The Tragic Death of a Young Boy - 1910

Ernest Salmon was only 10 years old when he met his death at the hands of three reckless youths

Stockwell Gate has seen some of the most extensive alterations over several decades, particularly since the building of the Four Seasons in the 70s. But before this, it was riddled with narrow streets and passages, which branched off into residential areas of somewhat infamous repute with poor inhabitants and criminal dealings. Not a place to visit at night!

Old sepia photo of Stockwell Gate facing the Market Place in 1913

Stockwell Gate facing the Market Place in 1913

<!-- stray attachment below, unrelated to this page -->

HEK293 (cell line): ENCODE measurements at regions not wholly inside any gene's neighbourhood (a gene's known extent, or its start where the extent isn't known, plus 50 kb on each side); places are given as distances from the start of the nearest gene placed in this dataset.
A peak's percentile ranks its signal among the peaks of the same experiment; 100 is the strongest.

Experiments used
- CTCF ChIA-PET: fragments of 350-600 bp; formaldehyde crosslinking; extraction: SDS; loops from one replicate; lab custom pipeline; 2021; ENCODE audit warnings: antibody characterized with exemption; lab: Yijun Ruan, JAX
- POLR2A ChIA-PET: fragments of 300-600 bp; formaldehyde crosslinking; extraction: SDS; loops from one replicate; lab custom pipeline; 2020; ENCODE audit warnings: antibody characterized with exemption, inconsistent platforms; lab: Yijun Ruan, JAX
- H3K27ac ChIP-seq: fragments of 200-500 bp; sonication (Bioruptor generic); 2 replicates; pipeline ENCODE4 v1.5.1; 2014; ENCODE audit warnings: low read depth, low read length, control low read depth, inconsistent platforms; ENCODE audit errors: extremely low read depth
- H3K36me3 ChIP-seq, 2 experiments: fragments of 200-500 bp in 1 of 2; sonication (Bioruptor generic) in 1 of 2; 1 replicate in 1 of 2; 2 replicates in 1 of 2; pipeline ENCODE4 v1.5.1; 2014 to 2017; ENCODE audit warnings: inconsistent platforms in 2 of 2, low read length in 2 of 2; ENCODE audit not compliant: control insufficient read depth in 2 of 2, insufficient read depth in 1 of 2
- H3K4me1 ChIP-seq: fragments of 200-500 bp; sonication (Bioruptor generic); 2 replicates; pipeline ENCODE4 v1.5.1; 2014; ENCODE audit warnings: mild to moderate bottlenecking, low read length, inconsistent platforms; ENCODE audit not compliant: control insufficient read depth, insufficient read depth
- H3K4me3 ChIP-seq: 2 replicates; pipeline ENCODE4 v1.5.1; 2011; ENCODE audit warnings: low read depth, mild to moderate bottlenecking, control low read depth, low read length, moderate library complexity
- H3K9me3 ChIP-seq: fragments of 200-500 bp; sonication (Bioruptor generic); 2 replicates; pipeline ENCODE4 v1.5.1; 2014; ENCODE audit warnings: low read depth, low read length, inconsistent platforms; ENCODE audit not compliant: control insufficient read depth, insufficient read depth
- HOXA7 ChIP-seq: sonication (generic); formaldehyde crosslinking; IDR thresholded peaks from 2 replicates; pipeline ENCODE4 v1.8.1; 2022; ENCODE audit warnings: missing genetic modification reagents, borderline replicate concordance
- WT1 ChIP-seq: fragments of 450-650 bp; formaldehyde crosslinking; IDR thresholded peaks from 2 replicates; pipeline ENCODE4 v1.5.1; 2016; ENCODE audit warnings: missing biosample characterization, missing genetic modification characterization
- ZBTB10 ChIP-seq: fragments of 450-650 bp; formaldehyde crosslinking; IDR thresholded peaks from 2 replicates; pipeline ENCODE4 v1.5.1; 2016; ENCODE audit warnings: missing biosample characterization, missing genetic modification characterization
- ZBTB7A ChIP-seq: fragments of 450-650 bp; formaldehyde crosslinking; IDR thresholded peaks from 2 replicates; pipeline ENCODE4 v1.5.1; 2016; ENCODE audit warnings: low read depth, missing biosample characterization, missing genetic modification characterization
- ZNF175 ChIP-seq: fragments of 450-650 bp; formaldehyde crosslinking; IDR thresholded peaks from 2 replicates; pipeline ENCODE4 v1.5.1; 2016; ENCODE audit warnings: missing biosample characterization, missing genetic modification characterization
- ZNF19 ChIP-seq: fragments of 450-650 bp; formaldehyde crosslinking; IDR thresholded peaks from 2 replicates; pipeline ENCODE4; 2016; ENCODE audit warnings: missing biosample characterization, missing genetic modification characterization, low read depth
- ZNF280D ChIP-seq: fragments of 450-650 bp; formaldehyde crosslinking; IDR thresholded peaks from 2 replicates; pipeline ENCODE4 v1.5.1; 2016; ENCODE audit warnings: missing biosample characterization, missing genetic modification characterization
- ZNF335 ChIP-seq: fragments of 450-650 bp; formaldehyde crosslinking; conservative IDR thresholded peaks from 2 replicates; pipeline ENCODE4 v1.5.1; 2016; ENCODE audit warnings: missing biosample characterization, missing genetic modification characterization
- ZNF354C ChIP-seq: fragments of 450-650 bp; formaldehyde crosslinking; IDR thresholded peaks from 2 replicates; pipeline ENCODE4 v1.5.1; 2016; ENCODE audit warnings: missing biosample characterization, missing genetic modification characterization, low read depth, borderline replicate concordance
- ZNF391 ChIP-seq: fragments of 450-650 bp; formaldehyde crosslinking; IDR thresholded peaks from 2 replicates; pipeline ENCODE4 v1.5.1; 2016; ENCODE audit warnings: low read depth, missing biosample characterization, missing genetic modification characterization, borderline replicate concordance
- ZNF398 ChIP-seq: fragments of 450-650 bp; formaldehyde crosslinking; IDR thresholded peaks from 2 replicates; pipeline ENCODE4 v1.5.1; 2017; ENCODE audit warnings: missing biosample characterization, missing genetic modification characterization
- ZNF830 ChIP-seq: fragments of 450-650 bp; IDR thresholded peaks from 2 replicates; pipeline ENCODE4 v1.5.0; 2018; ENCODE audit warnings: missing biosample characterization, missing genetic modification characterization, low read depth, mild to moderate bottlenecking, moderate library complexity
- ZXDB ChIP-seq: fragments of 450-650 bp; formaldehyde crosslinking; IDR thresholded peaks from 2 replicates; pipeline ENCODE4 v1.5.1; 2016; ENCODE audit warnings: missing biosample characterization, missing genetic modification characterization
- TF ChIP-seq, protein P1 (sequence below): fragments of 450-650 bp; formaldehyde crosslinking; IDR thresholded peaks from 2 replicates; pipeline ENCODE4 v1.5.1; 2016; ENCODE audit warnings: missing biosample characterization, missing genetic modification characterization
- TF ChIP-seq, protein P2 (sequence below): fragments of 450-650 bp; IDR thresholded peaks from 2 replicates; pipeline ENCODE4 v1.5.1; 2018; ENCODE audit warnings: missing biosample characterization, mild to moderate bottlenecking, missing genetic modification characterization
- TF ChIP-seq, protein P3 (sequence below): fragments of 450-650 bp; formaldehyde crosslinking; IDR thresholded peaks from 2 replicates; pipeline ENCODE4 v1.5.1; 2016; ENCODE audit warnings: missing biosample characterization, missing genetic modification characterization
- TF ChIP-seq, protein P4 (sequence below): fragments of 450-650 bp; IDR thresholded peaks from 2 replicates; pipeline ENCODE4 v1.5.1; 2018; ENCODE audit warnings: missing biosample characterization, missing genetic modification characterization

One such street was Padleyhill Road on which stood a row of run-down cottages known as the ‘Botany’. A poor family named Salmon lived on the Botany. The mother was a struggling widow named Mary Ellen Salmon.

Ten year-old Ernest Salmon went out playing with his friends one day and was sitting on a wall opposite a passage. At the end of the passage stood a group of three youths and some girls they were trying to impress. One of the youths, named Harry Wright, had a gun. Suddenly, there was a deafening blast as the gun fired, and Ernest cried out before collapsing to the ground. A bullet had been shot through his vital organs and he was bleeding profusely. Ernest was carried to his home and a doctor was rushed to his aid, but it was already too late. Ernest had died.